Tuolumne Meadows to Cascade Lake
We again wake in total darkness. Getting any early jump in September is difficult. I pack up and visit the flush toilet one last time. After consuming muffins we purchased yesterday at the store, we now need to get back to the trail. Roper warns of a potential river ford, which given the drought is probably not a problem, but we road walk just in case. The lack of any walking space next to the road, makes it more exciting than the wilderness.
We reach the Gaylor Lakes trailhead and head up. Across a meadow we see a huge black bear. This time there is no confusion with a dog. If the bear stood up, he would look exactly like you’d expect a Sasquatch to look.
We next work our way up a steep slope to the ruins of the Great Sierra Mine. Rock structures, in somewhat disarray, are scattered about. The walls are extremely thick, which according to Roper means they worked the mine in the winter as well. We go over Mine Shaft pass.
Dark clouds are forming around us. The 40% odds are starting to seem low.
To avoid dropping all the way down to Fantail Lake, we make a massive traverse left, across unstable talus. We then drop down a wacky chute to Spuller Lake. It begins to snow off and on, and the storm is clearly catching up to us from behind. We consider pitching tents and hunkering down, but it is only noon. We agree to push on to Maul Lake and consider our options before facing the Spuller-Maul Pass.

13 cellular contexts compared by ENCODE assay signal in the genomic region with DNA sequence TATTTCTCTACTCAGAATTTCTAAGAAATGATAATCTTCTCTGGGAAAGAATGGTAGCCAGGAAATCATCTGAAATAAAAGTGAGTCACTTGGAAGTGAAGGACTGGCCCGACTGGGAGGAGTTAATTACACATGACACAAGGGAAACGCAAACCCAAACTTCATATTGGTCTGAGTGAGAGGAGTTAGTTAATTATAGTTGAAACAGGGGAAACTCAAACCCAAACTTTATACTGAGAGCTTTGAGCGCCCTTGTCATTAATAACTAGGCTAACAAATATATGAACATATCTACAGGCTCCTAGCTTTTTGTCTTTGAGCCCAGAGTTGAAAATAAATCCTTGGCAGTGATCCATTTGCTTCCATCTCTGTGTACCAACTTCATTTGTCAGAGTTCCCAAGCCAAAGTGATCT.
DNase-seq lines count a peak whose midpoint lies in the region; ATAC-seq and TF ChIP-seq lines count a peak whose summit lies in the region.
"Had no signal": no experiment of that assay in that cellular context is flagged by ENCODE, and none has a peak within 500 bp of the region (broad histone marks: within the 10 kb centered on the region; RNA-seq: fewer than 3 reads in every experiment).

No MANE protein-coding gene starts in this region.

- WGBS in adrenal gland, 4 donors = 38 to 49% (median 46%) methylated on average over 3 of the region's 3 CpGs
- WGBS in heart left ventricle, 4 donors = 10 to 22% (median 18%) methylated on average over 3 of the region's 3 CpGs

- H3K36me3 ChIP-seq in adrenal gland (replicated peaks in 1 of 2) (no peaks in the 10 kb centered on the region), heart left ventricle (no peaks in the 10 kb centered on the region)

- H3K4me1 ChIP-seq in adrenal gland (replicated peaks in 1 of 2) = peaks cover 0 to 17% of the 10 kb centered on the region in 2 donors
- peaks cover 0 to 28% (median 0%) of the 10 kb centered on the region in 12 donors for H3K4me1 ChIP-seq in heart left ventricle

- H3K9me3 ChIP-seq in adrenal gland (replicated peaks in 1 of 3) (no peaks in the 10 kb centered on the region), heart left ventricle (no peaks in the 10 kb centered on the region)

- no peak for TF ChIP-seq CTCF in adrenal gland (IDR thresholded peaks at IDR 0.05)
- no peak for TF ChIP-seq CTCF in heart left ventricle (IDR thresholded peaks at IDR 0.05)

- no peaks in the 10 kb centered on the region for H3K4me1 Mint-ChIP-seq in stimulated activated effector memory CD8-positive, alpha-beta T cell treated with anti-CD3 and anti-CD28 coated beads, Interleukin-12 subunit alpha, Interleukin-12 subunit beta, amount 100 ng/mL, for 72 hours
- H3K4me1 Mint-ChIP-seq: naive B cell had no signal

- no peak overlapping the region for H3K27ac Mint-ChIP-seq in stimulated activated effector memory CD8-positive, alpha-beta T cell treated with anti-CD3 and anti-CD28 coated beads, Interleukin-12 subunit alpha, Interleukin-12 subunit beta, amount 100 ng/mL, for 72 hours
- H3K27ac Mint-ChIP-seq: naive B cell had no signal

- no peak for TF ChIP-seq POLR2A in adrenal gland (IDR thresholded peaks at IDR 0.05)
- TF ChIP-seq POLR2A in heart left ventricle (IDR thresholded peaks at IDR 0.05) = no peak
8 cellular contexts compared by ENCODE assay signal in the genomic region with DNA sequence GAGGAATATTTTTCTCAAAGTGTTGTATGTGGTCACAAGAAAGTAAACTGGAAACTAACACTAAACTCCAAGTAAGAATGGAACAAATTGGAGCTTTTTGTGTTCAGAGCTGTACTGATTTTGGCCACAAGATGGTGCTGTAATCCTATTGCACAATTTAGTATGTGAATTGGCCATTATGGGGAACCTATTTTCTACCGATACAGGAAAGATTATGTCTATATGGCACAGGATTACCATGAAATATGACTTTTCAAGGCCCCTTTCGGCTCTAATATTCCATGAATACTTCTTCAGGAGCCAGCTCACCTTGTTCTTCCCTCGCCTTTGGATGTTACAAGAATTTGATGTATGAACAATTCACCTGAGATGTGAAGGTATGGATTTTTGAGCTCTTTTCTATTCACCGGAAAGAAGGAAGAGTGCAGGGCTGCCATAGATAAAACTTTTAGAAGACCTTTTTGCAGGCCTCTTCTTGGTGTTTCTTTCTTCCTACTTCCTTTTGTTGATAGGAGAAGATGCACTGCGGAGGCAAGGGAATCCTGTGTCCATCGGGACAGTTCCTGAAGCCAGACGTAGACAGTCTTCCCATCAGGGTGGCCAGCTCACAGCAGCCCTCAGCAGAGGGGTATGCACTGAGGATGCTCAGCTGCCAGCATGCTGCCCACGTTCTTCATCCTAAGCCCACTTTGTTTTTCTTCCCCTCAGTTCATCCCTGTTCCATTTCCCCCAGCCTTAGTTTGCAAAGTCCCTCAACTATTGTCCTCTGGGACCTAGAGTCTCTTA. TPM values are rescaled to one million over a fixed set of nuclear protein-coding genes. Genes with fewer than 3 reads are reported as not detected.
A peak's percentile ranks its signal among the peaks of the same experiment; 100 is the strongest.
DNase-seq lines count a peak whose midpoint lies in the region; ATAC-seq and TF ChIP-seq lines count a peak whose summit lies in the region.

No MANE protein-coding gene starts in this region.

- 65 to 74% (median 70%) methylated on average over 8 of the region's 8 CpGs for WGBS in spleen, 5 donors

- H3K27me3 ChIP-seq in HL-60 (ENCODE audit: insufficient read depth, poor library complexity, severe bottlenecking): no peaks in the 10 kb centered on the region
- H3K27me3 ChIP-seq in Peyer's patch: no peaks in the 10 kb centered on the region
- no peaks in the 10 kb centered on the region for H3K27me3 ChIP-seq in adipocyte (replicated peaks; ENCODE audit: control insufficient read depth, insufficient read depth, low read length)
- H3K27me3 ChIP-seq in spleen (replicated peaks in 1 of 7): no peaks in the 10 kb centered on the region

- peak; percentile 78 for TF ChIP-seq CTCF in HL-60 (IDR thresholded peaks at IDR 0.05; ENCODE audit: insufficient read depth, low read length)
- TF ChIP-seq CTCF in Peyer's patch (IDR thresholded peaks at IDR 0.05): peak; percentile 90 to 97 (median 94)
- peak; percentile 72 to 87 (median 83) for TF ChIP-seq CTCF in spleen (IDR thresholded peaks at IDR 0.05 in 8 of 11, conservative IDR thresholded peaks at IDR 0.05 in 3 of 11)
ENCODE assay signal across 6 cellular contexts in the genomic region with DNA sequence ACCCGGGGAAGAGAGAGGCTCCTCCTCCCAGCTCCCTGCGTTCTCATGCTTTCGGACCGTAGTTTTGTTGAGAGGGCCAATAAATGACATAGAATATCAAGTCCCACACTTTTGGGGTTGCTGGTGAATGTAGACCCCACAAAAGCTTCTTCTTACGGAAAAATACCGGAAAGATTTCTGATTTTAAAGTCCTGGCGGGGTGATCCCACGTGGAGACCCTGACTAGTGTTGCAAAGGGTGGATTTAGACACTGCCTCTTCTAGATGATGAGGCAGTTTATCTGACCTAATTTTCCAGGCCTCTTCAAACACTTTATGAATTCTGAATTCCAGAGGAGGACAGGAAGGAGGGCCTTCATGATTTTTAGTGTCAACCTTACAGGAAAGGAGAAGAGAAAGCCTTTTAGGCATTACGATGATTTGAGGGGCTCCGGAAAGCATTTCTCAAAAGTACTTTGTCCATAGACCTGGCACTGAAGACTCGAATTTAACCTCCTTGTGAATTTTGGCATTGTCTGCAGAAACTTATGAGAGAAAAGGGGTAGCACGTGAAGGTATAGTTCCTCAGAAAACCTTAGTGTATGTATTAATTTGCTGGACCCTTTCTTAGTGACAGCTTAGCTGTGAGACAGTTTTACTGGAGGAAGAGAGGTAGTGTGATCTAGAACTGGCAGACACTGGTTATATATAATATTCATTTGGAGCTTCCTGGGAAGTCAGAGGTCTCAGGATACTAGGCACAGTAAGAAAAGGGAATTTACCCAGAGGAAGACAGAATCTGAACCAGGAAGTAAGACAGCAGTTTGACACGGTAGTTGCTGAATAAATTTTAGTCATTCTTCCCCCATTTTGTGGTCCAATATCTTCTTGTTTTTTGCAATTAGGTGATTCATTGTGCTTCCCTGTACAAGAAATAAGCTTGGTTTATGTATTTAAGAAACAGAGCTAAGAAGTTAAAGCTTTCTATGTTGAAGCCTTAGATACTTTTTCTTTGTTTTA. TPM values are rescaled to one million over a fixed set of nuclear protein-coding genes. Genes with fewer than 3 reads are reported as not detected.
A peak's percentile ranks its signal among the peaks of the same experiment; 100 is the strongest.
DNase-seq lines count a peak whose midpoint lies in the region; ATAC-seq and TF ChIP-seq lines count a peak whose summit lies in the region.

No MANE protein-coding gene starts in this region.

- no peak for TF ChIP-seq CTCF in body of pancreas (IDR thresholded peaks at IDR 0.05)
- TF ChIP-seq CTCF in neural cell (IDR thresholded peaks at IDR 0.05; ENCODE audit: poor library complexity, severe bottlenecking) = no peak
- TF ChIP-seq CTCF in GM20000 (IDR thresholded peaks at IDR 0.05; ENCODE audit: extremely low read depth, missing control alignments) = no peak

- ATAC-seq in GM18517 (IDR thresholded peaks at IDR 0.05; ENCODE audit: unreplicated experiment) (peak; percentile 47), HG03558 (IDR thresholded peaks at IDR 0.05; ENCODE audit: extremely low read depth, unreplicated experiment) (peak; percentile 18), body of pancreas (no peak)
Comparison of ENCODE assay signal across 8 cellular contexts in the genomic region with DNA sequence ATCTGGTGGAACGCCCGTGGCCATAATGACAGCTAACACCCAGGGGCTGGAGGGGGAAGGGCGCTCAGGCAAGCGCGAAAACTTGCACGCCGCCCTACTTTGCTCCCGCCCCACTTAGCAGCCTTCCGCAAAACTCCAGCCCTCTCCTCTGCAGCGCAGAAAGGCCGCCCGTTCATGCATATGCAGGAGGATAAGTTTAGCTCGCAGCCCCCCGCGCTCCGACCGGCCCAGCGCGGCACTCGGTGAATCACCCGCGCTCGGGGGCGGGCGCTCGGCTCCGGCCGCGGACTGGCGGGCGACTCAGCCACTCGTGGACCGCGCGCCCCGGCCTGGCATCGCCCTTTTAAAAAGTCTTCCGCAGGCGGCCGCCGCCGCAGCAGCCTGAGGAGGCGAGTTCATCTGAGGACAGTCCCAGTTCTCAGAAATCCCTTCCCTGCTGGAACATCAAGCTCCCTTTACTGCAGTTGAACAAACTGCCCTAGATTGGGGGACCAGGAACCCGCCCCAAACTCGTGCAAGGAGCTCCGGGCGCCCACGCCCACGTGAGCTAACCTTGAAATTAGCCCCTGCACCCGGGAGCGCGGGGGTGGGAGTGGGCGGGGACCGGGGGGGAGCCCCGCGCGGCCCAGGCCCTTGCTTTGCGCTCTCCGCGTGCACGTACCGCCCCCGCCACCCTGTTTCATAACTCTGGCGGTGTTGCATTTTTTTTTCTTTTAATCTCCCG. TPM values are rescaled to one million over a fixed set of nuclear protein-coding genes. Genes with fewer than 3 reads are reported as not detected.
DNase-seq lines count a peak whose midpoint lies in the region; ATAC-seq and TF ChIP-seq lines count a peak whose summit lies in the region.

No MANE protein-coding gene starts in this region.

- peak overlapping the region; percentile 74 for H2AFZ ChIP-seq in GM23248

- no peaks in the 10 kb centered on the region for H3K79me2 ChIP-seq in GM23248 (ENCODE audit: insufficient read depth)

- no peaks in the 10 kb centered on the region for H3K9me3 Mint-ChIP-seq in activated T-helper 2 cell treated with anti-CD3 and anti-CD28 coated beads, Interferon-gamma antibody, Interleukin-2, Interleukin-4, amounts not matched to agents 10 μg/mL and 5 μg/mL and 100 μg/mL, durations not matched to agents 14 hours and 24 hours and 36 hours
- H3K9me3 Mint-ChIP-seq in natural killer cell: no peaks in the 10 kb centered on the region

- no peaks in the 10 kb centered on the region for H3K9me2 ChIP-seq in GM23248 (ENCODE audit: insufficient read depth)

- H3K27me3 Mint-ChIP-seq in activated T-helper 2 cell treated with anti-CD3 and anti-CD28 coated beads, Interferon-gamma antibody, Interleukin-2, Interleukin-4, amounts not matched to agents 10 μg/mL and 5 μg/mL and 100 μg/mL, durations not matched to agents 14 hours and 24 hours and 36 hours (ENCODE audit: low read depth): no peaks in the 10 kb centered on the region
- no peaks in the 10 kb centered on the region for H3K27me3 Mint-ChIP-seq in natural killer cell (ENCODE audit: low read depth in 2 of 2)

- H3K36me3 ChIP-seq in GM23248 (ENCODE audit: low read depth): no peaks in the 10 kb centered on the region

After a snack, we figure we have nothing to lose, other than our lives, so up we go. The snow gets serious, pelting bean bag stuffing, sleet, and fluffy flakes. It is as if Mother Nature is trying to get our attention, but we are not listening.
At the top of the pass, it is clear going down the other side without a flying squirrel suit is not possible. We travel up and to the left, until we find a class 2 chute of talus we can negotiate down. The sky is darkening and the snow intense-ing. We pass by Conness Lakes, and scramble over a small saddle towards Cascade Lake. It is so stormy now, we cannot even see the lake, nor anywhere to camp. We duck into a small rock cave, to wait out the worst, and consider our options. No longer moving, we are now cold, so we snack, change into rain gear and add layers.
At a brief break we pitch our tents, but it starts snowing again. There is an inch of snow now on our tents. Once set, we return to our dry rock cave and cook Indian Curries with rice. The snow stops again, and we slip into our tents. We are well satisfied with today’s milage, but realize breaking camp tomorrow may take longer than usual.